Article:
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Shipping transports more than 80 per cent of world trade. Shipping transports more than 80 per cent of world trade.  (2020 Getty Images)

World Maritime Day: “Sustainable Shipping for a Sustainable Planet”

World Maritime Day was first observed on March 17, 1978 to mark the date when the Convention on the UN’s International Maritime Organization (IMO) came into force in 1958. It is usually marked on the last Thursday of September.

By Robin Gomes

While calling on the international shipping industry to contribute to the global economy without upsetting nature’s delicate balance, the United Nations chief is urging governments to ensure the safety and welfare of some 2 million seafarers engaged in the world’s merchant fleet.  

UN Secretary-General Antonio Guterres made the appeal in a message for World Maritime Day, which is being observed on Thursday.   “I renew my appeal to Governments to address their plight by formally designating seafarers and other marine personnel as “key workers”, ensuring safe crew changes and implementing the protocols developed by UN agencies, as well as the International Chamber of Shipping and the International Transport Workers’ Federation, allowing stranded seafarers to be repatriated and others to join ships,” he wrote in his message.

Shipping under Covid-19

The theme of this year’s observance is, “Sustainable Shipping for a Sustainable Planet”.  The UN chief said that the theme “has gained extraordinary resonance” this year.  Shipping has continued to transport more than 80 per cent of world trade, including vital medical supplies, food and other basic goods that are critical in responding to and recovering from the Covid-19 pandemic.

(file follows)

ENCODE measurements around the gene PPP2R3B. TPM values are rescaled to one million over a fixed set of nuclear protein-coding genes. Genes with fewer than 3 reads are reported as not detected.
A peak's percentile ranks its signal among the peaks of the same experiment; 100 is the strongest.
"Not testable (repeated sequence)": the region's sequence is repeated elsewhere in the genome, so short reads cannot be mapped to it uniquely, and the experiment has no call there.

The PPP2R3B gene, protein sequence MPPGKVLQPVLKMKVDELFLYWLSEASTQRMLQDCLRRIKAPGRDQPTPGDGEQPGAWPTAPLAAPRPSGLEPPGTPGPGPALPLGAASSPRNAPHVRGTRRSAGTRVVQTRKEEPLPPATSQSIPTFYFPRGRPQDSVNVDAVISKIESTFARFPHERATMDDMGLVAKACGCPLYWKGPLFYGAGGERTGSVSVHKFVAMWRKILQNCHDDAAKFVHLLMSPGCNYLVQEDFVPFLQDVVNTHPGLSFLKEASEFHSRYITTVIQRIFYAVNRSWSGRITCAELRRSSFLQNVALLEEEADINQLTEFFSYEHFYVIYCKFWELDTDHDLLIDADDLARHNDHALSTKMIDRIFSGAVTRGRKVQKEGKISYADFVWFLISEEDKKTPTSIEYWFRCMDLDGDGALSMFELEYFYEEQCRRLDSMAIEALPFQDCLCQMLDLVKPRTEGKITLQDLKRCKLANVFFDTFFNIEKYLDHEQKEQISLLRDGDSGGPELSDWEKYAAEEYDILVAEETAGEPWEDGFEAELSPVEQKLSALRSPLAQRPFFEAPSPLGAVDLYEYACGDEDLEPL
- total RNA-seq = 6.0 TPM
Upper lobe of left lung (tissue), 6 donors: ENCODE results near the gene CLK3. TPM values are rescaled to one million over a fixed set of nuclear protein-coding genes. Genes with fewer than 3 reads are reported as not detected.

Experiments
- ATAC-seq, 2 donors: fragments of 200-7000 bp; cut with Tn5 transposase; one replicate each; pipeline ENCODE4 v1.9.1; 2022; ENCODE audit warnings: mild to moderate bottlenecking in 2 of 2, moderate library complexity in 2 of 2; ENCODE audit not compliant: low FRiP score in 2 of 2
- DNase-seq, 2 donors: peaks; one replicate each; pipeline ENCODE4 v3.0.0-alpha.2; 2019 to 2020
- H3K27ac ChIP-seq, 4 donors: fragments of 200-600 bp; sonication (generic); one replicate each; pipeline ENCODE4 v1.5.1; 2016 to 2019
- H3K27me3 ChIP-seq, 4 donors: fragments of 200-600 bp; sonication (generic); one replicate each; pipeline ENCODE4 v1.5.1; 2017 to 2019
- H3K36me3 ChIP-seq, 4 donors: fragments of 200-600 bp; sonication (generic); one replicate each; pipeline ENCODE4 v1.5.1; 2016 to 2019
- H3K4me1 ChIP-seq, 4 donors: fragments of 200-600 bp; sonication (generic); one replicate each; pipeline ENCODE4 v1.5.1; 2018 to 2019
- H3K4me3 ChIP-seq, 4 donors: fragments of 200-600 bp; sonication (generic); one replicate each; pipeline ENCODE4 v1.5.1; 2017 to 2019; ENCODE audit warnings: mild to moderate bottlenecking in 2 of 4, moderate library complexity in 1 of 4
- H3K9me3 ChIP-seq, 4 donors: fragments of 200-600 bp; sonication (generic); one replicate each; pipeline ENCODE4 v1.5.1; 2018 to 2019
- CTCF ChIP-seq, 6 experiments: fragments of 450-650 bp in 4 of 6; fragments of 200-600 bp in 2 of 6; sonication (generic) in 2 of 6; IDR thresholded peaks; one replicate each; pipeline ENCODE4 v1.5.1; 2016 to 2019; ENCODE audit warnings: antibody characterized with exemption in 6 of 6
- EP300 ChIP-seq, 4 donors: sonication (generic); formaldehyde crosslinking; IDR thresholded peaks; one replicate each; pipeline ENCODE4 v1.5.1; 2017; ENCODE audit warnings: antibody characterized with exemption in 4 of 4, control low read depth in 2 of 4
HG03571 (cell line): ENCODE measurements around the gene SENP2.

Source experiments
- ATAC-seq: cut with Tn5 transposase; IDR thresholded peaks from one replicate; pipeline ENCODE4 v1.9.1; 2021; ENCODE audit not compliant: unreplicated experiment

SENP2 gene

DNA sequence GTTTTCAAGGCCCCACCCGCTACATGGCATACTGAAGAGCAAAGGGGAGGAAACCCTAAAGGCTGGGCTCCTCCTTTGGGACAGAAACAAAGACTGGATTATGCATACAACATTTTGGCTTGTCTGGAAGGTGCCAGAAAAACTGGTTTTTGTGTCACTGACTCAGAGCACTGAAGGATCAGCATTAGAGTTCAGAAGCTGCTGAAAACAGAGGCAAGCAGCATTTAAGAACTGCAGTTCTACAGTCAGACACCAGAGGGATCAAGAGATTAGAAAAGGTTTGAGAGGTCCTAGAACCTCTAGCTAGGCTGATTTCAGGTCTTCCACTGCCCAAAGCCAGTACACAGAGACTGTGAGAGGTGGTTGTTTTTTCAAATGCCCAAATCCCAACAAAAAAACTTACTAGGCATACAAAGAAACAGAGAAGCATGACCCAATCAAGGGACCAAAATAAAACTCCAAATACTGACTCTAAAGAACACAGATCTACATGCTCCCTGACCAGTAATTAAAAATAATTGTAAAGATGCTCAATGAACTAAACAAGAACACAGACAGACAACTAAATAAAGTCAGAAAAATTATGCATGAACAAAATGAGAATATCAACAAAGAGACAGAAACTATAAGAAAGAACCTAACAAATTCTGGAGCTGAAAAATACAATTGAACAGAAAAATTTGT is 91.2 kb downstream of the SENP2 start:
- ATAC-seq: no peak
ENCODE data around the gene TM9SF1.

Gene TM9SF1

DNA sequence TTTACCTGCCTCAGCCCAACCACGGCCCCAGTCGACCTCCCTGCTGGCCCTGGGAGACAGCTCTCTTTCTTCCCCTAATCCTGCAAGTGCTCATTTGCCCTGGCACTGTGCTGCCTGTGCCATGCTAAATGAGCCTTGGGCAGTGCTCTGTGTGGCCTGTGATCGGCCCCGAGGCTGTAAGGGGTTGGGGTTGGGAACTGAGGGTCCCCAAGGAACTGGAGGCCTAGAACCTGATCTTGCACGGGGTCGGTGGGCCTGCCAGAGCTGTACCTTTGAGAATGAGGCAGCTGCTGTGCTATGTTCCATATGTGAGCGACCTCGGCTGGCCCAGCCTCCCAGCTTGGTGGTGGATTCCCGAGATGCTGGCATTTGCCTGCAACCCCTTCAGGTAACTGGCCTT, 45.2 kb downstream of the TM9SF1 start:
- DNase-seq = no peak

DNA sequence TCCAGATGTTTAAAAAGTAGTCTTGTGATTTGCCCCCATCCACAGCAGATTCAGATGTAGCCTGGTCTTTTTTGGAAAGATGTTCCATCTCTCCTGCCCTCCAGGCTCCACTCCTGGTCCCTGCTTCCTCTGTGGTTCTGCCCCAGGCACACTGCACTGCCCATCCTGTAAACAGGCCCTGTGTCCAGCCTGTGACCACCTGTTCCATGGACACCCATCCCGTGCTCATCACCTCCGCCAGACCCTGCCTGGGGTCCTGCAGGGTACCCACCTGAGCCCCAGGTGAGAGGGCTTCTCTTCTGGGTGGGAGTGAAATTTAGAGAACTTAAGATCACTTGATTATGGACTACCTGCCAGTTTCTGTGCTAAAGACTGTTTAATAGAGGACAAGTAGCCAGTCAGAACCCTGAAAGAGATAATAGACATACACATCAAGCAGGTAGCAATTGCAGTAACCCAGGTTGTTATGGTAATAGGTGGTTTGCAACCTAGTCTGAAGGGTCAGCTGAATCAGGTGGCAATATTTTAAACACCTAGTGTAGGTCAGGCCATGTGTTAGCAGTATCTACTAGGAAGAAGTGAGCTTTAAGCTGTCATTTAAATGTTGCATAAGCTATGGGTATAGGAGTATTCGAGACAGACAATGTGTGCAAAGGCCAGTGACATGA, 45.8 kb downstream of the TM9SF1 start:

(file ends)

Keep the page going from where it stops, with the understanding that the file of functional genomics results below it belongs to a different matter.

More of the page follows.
While highlighting the professionalism and sacrifice of seafarers, the pandemic has also raised concern about the growing humanitarian and safety crisis these indispensable workers face.   In these unprecedented conditions,  seafarers have continued to tirelessly support the often invisible global logistics chain.” 

Safety and welfare of seafarers

The UN Secretary-General noted that besides their physical and mental exhaustion, and being away from their families and loved ones, their time at sea has now been extended far beyond the standards stipulated in international conventions, with some tours of duty now stretching more than 17 months.  “Fatigued seafarers,” he warned, “cannot operate indefinitely, and disruptions to international shipping would have devastating consequences.”

Shipping and SDGs

While calling for the safety and welfare of the seafarers, Guterres also underscored the vital role that the shipping industry can play in achieving most, if not all, of the seventeen Sustainable Development Goals (SDGs). 

He said that shipping activities must adapt themselves to the cleaner and greener global standards developed by the UN’s International Maritime Organization (IMO).  “Governments and IMO, he said, must continue to work together to support the decarbonization of shipping and improved energy efficiency.”  He urged for increased digitalization, involving ports, and the sustainability and protection of the workforce, including a focus on diversity.

Underscoring that the maritime sector underpins world trade and will continue to be essential for building a sustainable future for the people and the planet, Guterres urged the industry to continue contributing to the global economy without upsetting nature’s delicate balance.

IMO chief

IMO Secretary-General, Kitack Lim, also issued a similar message for World Maritime Day, commending the shipping services and seafarers for delivering essential goods, including medical supplies, food and fuel to help respond to and overcome the Covid-19 crisis.

Underscoring the theme of the observance, he said shipping activities must be balanced with Safety of Life at Sea (SOLAS) and the long-term health and diversity of the oceans. 

The Church and seafarers

Several Christian Churches mark Sea Sunday in July to remember and pray for seafarers, their families and all who support them. The Catholic Church has a special ministry for seafarers through its Apostleship of the Sea, carried out largely through its Stella Maris (Star of the Sea) centres.  This year under Covid-19, the Catholic Church has particularly focussed on seafarers, their services and their needs.  Pope Francis has drawn attention to them at least three times. 

24 September 2020, 13:32